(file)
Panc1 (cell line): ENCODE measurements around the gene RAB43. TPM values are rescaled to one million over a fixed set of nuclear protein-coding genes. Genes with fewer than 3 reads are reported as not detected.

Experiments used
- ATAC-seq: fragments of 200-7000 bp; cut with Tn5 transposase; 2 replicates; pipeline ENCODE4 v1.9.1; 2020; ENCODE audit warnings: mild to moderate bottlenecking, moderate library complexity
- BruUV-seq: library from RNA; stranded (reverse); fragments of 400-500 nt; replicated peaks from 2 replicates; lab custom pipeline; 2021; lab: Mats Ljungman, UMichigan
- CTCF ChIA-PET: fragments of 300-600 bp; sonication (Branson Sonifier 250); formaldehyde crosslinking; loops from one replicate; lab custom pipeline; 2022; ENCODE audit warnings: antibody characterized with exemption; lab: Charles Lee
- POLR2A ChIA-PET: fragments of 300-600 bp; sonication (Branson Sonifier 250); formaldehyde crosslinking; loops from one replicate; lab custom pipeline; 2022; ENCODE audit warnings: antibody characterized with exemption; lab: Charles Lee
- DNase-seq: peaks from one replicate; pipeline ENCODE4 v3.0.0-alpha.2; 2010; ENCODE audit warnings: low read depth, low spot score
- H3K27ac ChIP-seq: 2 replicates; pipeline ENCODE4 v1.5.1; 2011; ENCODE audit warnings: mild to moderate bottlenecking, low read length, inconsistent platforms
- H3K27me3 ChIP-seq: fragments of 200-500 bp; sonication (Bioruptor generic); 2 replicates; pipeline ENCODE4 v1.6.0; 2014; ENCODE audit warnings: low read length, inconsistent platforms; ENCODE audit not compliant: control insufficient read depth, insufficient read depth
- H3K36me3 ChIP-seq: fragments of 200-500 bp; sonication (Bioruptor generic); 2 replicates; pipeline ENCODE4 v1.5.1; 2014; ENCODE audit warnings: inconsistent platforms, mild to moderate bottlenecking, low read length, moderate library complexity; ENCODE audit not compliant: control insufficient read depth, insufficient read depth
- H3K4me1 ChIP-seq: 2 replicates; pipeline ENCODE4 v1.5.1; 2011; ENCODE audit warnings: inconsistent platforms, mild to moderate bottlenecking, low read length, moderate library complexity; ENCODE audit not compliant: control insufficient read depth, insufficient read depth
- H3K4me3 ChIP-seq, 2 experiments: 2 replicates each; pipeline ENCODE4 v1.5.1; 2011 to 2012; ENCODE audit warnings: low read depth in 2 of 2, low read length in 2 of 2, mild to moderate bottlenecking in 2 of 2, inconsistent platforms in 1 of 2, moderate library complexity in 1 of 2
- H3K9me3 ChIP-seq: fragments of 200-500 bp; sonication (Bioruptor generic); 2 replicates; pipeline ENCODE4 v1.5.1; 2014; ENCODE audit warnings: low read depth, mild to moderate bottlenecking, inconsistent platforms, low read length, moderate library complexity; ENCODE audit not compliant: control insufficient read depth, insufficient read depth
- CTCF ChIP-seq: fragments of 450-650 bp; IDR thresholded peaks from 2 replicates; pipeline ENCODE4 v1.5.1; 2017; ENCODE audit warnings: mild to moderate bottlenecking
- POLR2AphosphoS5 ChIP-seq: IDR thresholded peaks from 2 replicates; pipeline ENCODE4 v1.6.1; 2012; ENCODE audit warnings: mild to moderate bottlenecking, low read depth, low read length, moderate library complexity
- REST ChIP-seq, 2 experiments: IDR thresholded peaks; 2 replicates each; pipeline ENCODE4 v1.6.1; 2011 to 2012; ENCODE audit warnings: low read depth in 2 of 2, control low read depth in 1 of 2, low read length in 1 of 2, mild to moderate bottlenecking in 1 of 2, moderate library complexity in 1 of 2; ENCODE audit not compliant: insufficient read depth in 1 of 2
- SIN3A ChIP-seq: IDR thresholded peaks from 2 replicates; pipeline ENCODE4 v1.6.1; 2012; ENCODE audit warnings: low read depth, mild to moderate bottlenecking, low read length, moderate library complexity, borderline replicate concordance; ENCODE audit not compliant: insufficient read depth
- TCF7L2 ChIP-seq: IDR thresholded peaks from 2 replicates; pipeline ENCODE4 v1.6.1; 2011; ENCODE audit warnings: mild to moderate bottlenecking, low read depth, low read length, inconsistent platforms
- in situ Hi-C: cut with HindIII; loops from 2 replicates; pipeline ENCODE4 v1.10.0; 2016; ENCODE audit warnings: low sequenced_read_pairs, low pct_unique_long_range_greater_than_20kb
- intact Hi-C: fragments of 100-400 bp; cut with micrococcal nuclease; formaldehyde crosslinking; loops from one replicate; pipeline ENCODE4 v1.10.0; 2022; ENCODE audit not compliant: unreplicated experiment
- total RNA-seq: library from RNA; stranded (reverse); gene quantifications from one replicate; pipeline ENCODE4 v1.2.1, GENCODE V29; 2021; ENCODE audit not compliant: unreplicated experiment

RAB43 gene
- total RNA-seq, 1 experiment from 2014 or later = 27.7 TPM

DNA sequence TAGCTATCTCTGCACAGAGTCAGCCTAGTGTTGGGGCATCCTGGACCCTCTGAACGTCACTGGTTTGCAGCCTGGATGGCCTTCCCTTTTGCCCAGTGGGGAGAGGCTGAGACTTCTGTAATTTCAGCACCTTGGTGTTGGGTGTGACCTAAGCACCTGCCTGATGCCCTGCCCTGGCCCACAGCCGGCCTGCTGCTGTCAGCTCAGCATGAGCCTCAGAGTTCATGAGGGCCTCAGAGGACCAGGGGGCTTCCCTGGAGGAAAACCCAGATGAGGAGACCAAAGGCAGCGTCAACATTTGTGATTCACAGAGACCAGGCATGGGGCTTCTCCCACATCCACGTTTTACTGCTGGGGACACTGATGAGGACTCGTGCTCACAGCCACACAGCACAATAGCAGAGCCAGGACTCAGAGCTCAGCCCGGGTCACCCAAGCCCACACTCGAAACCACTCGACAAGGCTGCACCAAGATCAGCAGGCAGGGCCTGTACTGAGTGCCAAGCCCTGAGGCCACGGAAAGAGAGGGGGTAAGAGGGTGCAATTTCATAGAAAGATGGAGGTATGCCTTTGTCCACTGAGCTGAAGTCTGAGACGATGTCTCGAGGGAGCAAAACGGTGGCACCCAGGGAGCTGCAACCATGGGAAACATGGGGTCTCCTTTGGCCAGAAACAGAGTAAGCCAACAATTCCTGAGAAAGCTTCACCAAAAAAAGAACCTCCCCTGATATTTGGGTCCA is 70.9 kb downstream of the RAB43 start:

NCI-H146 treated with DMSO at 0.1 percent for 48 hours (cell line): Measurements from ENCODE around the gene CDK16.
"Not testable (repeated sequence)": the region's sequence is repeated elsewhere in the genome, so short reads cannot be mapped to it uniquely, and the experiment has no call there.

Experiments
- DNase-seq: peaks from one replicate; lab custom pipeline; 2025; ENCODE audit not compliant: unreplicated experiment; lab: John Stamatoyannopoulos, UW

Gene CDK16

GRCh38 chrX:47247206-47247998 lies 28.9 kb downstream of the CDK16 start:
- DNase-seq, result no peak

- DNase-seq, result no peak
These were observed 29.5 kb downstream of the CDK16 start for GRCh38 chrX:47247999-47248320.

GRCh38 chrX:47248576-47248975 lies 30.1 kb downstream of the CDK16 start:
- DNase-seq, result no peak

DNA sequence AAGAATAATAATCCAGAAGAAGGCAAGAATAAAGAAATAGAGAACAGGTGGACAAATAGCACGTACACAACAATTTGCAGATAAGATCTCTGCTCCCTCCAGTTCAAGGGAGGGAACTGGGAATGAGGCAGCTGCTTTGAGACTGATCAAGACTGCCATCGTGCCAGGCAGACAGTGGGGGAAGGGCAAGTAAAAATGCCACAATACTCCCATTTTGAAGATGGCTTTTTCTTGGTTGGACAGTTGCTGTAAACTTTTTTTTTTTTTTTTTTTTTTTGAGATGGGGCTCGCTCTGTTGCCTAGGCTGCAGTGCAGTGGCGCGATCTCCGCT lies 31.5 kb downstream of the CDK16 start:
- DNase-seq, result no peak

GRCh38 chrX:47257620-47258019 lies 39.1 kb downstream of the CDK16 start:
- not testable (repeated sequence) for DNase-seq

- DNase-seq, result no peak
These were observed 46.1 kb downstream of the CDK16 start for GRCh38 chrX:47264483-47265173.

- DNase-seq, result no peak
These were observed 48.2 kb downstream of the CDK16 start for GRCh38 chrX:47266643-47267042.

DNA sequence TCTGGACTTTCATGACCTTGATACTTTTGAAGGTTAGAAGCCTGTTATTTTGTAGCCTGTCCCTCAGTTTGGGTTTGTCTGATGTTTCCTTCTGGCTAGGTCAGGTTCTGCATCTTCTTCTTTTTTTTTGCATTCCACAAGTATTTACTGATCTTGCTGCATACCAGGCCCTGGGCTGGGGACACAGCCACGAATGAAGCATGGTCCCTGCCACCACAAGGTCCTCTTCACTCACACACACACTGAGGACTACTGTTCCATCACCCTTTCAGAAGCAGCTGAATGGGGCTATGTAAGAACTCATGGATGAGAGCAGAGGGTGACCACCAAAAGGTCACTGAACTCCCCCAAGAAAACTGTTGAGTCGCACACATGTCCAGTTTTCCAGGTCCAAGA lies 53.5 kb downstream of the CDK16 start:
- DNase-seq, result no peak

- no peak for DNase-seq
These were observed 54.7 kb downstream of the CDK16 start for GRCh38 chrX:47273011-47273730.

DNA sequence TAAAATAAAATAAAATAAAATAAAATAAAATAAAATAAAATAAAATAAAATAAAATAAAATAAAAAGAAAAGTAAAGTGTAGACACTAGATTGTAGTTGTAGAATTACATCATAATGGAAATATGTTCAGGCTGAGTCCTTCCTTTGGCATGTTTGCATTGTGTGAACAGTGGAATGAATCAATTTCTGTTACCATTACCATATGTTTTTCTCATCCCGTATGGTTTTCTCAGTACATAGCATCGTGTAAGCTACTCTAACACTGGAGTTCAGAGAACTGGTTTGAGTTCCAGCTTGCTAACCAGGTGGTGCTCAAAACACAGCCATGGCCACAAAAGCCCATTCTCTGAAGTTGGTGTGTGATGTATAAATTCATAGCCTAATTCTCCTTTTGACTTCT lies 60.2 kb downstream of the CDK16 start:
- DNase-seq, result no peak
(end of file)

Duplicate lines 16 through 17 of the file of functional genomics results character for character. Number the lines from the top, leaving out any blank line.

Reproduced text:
- REST ChIP-seq, 2 experiments: IDR thresholded peaks; 2 replicates each; pipeline ENCODE4 v1.6.1; 2011 to 2012; ENCODE audit warnings: low read depth in 2 of 2, control low read depth in 1 of 2, low read length in 1 of 2, mild to moderate bottlenecking in 1 of 2, moderate library complexity in 1 of 2; ENCODE audit not compliant: insufficient read depth in 1 of 2
- SIN3A ChIP-seq: IDR thresholded peaks from 2 replicates; pipeline ENCODE4 v1.6.1; 2012; ENCODE audit warnings: low read depth, mild to moderate bottlenecking, low read length, moderate library complexity, borderline replicate concordance; ENCODE audit not compliant: insufficient read depth